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From smart budgets to smart returns

World Bank shows the way for Uganda to get more from every shilling it invests

The World Bank (WB) on June 6 unveiled its 7th Economic Update on Uganda at a ceremony in Kampala. The update, which is a bi-annual assessment of the state of the country’s economy, analyses the performance of the economy, notes key challenges and the opportunities, and provides an economic forecast for the year ahead, writes Gideon Atwiine.

This time, for the Financial Year 2016/17, the update focused on the urgent need for the government to shift from preparing “smart budgets” to ensuring “smart returns” from them. This, the WB argues, will unleash the power of public investment management as a significant way to boost Uganda’s economy.

The report emphasised key issues and what needs to be implemented to ensure best results.

Keith

Generally, the report indicates that over the past five years, the Ugandan economy recorded some positive growth, despite a number of challenges resulting from both domestic and external factors. In financial year 2014/15, the rate of growth was 5% per year. This growth rate sustained the momentum achieved after the economic growth rate had increased to 5.2% in financial year 2013/14 from 3.6% recorded in financial year 2012/13, according to the Uganda Bureau of Statistic (UBOS)’s revised GDP series.

This recovery was mainly driven by the growth in consumption, since there was a deceleration in the rate of growth of gross investments over this period. To a certain extent the economy stabilised with the rate of inflation declining from 23.5% in financial year 2011/12 to 3% in financial year 2014/15, even though increasing food prices and currency depreciation began to exert  an influence towards the end of the year.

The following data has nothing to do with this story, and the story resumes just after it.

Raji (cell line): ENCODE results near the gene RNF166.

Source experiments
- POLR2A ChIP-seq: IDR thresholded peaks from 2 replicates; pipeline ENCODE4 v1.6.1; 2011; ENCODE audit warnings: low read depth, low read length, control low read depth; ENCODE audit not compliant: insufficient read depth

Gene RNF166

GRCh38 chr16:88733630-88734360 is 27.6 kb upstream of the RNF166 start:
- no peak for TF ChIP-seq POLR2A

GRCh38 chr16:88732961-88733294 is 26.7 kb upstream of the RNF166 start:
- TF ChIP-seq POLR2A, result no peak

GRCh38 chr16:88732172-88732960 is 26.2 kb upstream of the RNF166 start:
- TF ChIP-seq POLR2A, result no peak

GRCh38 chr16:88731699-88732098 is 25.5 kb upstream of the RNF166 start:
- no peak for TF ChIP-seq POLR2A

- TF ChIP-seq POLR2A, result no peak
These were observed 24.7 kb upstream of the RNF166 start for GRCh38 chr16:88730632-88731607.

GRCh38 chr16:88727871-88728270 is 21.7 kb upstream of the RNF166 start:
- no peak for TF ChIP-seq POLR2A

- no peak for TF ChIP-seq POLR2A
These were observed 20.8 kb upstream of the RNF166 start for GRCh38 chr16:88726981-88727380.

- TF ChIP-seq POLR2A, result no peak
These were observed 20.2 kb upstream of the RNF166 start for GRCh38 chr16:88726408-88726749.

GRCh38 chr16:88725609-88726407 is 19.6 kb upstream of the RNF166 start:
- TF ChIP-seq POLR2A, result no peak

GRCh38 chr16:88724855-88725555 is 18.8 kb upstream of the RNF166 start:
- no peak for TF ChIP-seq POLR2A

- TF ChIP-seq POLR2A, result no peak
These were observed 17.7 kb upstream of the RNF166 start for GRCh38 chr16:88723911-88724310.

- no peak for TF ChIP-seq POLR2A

It was also challenging environment for policymakers to manage the impact of unpredictable global environment, with Uganda’s external current account deficit increasing from a value of around 7.8% of GDP in financial year 2012/13 to 9.6% in financial year 2014/15.

In addition, Uganda’s economy operated in the context of significant regional political challenges, mainly due to the unrest of neighboring South Sudan and Democratic Republic of Congo and isolated terrorist incidents in Kenya. All of these factors had an impact on Uganda’s spending needs, exports, and remittances.

The economic outlook for Uganda is broadly favorable, according the WB. With uncertainties rising from the February 2016 election dissipated, the low energy prices, and the stimulus effect from large public investments intended to address infrastructure constraints and prepare Uganda for oil production, there should be a boost in investments and an increase in the rate of growth that is much higher than those recorded in the past five years.

Despite the adverse impact of a weak external sector, with the impact of low oil prices on investment in the oil sector being particularly significant, the rate of growth of the Ugandan economy is projected to accelerate to 5.9% in financial year 2016/17 and to remain on an upward trajectory into the medium term.

However, there are risks to these growth prospects, including risks related to the protracted weak global economy, volatile weather, regional insecurity, and poor implementation of the huge investment program. In particular this latter risk could reduce the ability of the planned investments to facilitate the achievement of the intended growth acceleration.